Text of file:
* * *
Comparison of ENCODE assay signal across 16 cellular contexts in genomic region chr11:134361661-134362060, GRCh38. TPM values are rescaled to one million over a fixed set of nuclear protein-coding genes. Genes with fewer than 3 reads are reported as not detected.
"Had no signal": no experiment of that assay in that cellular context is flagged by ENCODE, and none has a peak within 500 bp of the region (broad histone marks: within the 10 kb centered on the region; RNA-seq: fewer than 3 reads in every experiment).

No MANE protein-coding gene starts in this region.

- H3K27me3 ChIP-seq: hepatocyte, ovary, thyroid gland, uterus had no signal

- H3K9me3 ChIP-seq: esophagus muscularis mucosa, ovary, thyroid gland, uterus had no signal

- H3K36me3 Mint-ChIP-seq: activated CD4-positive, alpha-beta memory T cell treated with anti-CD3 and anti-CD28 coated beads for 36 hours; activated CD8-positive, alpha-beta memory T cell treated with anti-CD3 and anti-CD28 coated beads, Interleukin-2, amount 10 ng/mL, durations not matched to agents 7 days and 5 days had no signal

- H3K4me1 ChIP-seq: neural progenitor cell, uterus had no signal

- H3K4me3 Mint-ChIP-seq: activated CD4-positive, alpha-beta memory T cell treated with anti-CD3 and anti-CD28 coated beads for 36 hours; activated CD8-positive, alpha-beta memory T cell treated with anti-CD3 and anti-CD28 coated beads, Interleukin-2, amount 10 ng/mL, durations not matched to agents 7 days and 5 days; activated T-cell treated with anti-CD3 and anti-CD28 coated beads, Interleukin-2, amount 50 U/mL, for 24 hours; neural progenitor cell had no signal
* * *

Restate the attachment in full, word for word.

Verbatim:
Comparison of ENCODE assay signal across 16 cellular contexts in genomic region chr11:134361661-134362060, GRCh38. TPM values are rescaled to one million over a fixed set of nuclear protein-coding genes. Genes with fewer than 3 reads are reported as not detected.
"Had no signal": no experiment of that assay in that cellular context is flagged by ENCODE, and none has a peak within 500 bp of the region (broad histone marks: within the 10 kb centered on the region; RNA-seq: fewer than 3 reads in every experiment).

No MANE protein-coding gene starts in this region.

- H3K27me3 ChIP-seq: hepatocyte, ovary, thyroid gland, uterus had no signal

- H3K9me3 ChIP-seq: esophagus muscularis mucosa, ovary, thyroid gland, uterus had no signal

- H3K36me3 Mint-ChIP-seq: activated CD4-positive, alpha-beta memory T cell treated with anti-CD3 and anti-CD28 coated beads for 36 hours; activated CD8-positive, alpha-beta memory T cell treated with anti-CD3 and anti-CD28 coated beads, Interleukin-2, amount 10 ng/mL, durations not matched to agents 7 days and 5 days had no signal

- H3K4me1 ChIP-seq: neural progenitor cell, uterus had no signal

- H3K4me3 Mint-ChIP-seq: activated CD4-positive, alpha-beta memory T cell treated with anti-CD3 and anti-CD28 coated beads for 36 hours; activated CD8-positive, alpha-beta memory T cell treated with anti-CD3 and anti-CD28 coated beads, Interleukin-2, amount 10 ng/mL, durations not matched to agents 7 days and 5 days; activated T-cell treated with anti-CD3 and anti-CD28 coated beads, Interleukin-2, amount 50 U/mL, for 24 hours; neural progenitor cell had no signal